Eight JSF partners to be briefed next month
Briefings to the eight international partners in the Joint Strike Fighter (JSF) program on what role their industries can play in the massive F-35 production effort will begin next month. Some intensive negotiations will follow, including the vexed issue of U.S. technology transfer, so that a production sustainment and follow-on development (PSFD) MoU can be signed in December.
However, “the PSFD will not itself be a commitment to buy,” noted Tom Burbage, Lockheed Martin’s vice-president for the F-35, at a briefing here yesterday. It would, however, define the partners’ industrial participation, plus their share of nonrecurring costs. This MoU would also establish the quantities and delivery dates that they require.
Two of the partners (Denmark and Norway) are formally evaluating alternative combat aircraft. But Burbage was confident they would stay with the F-35 program. Australia, Canada, Italy, the Netherlands, and the UK are the other partners. These eight countries have helped to fund the F-35 development, and six of them have contributed hardware or software. In addition, Singapore and Israel are “participants,” having paid smaller sums to be kept informed of progress. They have no practical say in program decisions.
Burbage admitted to Aviation International News that a difficult debate with the partners over technology transfer was ongoing at government-to-government level. “The U.S. has a just-in-time disclosure policy, while the partners want an assurance upfront,” he said. In particular, the UK wants clarification on the extent to which it can modify or upgrade the aircraft, once in service. However, Burbage noted that such is the tightly integrated nature of the F-35’s avionics and communications, “putting in different sensors is a really expensive thing to do.” A separate technical asssistance agreement is being crafted to cover the integration of weapons that are unique to the UK, he added.
The eight partners will be offered three categories of industrial participation in the production program:
• Further supply of the hardware or software that their industries have already contributed to the development program (with reductions in price where appropriate to reflect the larger quantities involved in production).
• The opportunity to bid competitively as a second production source on a variety of new items.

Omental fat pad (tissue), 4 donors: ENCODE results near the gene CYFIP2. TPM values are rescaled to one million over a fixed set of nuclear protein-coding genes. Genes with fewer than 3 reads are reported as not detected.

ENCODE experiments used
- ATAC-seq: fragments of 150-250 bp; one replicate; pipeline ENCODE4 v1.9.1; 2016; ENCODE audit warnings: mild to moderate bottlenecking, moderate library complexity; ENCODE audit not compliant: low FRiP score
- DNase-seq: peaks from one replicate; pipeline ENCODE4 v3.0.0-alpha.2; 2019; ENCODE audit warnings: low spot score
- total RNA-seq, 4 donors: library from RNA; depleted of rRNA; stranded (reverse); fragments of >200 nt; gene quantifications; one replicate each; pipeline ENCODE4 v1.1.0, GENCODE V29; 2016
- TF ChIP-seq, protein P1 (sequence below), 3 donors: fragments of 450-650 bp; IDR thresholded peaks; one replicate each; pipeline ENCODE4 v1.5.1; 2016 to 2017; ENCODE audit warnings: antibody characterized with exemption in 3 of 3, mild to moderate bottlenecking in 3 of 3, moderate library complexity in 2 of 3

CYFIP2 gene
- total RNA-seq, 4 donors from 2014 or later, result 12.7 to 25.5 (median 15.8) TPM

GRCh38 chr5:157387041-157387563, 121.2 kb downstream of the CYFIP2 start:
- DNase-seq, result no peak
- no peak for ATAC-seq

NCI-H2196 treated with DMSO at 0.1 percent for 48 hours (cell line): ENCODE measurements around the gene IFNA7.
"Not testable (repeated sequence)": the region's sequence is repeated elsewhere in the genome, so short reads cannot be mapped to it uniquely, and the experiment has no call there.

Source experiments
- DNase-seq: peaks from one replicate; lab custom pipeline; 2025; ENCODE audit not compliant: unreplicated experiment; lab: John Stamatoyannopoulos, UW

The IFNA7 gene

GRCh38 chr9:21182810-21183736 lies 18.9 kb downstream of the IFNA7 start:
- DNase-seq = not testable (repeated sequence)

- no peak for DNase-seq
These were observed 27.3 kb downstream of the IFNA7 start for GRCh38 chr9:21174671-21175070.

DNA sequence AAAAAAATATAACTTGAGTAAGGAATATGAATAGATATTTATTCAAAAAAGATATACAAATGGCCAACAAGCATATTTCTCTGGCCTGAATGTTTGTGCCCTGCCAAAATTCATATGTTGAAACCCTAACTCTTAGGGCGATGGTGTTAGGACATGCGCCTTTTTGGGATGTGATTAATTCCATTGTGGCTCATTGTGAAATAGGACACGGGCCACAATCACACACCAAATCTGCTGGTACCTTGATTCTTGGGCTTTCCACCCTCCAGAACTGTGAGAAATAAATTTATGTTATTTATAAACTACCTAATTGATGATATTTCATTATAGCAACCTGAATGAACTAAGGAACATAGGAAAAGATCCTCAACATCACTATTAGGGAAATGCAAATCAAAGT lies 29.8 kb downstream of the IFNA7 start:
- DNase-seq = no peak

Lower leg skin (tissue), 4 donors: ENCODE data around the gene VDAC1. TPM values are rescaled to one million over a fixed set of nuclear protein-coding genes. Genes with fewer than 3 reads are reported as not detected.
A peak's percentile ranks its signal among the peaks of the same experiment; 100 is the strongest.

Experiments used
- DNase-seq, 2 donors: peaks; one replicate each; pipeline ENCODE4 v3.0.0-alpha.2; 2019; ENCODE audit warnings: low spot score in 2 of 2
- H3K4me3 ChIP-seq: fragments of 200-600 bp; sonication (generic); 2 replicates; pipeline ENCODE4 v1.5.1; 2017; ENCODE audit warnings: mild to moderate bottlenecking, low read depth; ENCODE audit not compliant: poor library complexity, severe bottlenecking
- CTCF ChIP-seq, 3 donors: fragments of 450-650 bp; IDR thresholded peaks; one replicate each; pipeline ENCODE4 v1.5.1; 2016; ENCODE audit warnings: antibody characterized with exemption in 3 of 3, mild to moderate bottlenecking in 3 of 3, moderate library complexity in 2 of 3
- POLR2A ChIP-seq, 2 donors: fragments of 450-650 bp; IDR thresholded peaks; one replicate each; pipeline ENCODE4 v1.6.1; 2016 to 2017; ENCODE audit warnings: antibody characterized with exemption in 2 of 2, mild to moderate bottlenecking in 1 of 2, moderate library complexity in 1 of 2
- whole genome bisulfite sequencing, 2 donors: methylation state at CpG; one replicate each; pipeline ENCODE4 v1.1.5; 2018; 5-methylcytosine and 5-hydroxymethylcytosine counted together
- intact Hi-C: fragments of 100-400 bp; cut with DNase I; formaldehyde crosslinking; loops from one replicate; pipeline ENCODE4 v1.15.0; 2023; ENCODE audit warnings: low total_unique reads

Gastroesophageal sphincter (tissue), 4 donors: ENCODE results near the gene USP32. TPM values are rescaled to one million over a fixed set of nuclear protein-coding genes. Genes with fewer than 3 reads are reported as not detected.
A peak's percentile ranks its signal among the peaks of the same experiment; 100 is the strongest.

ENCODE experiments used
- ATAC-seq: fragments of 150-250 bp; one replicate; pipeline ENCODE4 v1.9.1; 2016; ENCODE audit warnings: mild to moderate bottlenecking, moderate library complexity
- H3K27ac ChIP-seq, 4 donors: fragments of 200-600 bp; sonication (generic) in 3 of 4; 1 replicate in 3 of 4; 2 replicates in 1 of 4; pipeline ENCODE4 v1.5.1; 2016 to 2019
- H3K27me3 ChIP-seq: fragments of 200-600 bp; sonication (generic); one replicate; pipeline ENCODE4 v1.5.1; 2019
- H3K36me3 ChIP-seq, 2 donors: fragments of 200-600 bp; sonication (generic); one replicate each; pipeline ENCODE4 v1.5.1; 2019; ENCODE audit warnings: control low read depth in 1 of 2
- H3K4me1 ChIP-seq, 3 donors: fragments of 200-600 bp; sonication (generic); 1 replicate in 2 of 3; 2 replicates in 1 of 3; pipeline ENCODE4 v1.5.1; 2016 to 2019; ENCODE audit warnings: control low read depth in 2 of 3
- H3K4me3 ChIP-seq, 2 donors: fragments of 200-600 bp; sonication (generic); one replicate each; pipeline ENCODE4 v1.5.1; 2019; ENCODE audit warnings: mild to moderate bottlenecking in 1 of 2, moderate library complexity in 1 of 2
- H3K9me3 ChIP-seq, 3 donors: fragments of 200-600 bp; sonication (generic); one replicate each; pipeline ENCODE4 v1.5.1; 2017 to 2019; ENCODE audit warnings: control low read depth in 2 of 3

• The “strategic sourcing” of some items that match the capabilities of the partners’ industries.
Meanwhile, the first development aircraft has been completed and was transferred last Friday to the flight line at Lockheed Martin’s Fort Worth facility, initially for fueling tests. The first flight is expected “in late summer or early fall, and there are no show-stoppers at present,” Burbage said. Pilots from the partner nations’ air forces are already flying in a tactical simulator, this being “the first experience of a stealth fighter for most of them.” They will go on to fly the real thing alongside U.S. pilots during a flight test program that will be conducted at three bases–Fort Worth, Edwards and Patuxent River.
A Boeing 737 airliner is being modified by BAE Systems and will be delivered to Fort Worth in July to flight-test and integrate the F-35’s very advanced avionics. These include:
• The Northrop Grumman APG-81 radar, which is already flying in another testbed, and as a snapshot of its capability, Burbage showed some impressive ground mapping imagery.
• The electro-optic targeting system (EOTS), from which some infrared imagery for navigation was shown.
• High broadband datalinks and
• The distributed aperture system, which, among other functions, provides a 360-degree view to the pilot through the helmet-mounted sight.
Despite its size, the F-35 program survived the recent U.S. quadrennial defense review unscathed, except, that is, for the alternative F136 engine designed by General Electric and Rolls-Royce, development of which will be halted. That’s bad news for GE, but Burbage noted that Rolls-Royce has a significant share of the Pratt & Whitney F135 which will power all the development aircraft and, it now seems, all the production aircraft as well.